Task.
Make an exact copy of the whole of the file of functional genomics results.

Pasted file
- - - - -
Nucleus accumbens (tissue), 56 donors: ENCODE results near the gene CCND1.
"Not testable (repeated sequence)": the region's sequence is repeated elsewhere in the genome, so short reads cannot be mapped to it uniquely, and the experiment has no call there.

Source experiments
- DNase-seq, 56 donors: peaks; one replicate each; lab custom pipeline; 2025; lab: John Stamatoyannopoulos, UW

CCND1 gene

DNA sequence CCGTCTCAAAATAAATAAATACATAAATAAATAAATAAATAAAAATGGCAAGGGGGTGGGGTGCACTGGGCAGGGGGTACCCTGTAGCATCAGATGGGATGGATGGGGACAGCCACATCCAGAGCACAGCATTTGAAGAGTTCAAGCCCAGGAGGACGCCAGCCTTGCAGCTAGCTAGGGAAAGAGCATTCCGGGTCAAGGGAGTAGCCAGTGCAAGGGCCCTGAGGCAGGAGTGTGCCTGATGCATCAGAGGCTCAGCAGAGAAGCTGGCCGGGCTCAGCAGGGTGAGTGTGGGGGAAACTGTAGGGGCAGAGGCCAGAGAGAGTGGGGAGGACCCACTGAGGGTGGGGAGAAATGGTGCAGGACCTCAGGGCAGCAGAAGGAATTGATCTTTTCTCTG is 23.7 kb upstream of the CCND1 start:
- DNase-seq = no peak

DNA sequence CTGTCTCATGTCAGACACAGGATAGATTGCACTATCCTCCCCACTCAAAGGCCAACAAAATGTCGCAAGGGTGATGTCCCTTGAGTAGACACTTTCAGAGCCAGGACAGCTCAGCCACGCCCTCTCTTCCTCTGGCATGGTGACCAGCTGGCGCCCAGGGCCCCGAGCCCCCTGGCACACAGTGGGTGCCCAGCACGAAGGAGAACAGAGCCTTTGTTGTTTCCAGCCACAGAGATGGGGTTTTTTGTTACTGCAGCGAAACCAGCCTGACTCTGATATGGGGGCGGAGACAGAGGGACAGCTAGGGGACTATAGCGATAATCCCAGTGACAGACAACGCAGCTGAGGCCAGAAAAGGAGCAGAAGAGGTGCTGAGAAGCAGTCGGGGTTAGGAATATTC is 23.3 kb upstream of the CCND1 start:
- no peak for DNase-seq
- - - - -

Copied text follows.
Nucleus accumbens (tissue), 56 donors: ENCODE results near the gene CCND1.
"Not testable (repeated sequence)": the region's sequence is repeated elsewhere in the genome, so short reads cannot be mapped to it uniquely, and the experiment has no call there.

Source experiments
- DNase-seq, 56 donors: peaks; one replicate each; lab custom pipeline; 2025; lab: John Stamatoyannopoulos, UW

CCND1 gene

DNA sequence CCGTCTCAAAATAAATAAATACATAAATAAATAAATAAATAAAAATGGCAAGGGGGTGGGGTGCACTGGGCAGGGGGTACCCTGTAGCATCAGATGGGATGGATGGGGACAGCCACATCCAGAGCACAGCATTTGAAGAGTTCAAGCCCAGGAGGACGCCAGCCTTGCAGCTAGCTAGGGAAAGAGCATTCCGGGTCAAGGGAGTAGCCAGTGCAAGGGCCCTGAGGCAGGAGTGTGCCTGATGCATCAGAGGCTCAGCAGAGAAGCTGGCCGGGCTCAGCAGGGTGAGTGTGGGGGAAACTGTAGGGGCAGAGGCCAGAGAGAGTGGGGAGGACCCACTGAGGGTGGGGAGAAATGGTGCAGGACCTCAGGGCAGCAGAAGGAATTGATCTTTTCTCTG is 23.7 kb upstream of the CCND1 start:
- DNase-seq = no peak

DNA sequence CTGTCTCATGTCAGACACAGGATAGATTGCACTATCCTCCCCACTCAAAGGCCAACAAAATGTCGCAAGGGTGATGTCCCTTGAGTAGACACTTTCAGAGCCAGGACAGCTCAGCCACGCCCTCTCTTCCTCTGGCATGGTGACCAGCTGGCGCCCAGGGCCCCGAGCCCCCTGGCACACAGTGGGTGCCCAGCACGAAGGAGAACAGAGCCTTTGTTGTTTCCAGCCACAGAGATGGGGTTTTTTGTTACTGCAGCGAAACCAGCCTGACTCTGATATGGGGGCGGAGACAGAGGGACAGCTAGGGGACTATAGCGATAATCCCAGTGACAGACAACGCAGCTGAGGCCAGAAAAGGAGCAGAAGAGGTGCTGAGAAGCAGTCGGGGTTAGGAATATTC is 23.3 kb upstream of the CCND1 start:
- no peak for DNase-seq